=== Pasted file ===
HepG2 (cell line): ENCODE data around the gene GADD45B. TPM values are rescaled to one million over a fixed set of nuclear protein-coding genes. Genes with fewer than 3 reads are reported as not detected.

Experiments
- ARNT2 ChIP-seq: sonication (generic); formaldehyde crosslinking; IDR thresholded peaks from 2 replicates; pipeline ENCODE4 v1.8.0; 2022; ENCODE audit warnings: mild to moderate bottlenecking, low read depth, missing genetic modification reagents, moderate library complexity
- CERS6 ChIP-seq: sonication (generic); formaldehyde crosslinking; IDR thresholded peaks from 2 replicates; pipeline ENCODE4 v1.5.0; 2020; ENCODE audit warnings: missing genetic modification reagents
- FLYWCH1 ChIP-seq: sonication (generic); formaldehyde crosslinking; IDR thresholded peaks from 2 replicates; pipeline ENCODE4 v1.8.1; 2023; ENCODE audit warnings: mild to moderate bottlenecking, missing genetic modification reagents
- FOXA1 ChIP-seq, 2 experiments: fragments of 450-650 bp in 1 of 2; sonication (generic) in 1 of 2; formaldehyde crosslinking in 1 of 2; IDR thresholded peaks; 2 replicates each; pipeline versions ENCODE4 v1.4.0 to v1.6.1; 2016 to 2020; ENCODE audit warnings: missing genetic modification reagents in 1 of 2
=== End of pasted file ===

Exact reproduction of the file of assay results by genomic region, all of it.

HepG2 (cell line): ENCODE data around the gene GADD45B. TPM values are rescaled to one million over a fixed set of nuclear protein-coding genes. Genes with fewer than 3 reads are reported as not detected.

Experiments
- ARNT2 ChIP-seq: sonication (generic); formaldehyde crosslinking; IDR thresholded peaks from 2 replicates; pipeline ENCODE4 v1.8.0; 2022; ENCODE audit warnings: mild to moderate bottlenecking, low read depth, missing genetic modification reagents, moderate library complexity
- CERS6 ChIP-seq: sonication (generic); formaldehyde crosslinking; IDR thresholded peaks from 2 replicates; pipeline ENCODE4 v1.5.0; 2020; ENCODE audit warnings: missing genetic modification reagents
- FLYWCH1 ChIP-seq: sonication (generic); formaldehyde crosslinking; IDR thresholded peaks from 2 replicates; pipeline ENCODE4 v1.8.1; 2023; ENCODE audit warnings: mild to moderate bottlenecking, missing genetic modification reagents
- FOXA1 ChIP-seq, 2 experiments: fragments of 450-650 bp in 1 of 2; sonication (generic) in 1 of 2; formaldehyde crosslinking in 1 of 2; IDR thresholded peaks; 2 replicates each; pipeline versions ENCODE4 v1.4.0 to v1.6.1; 2016 to 2020; ENCODE audit warnings: missing genetic modification reagents in 1 of 2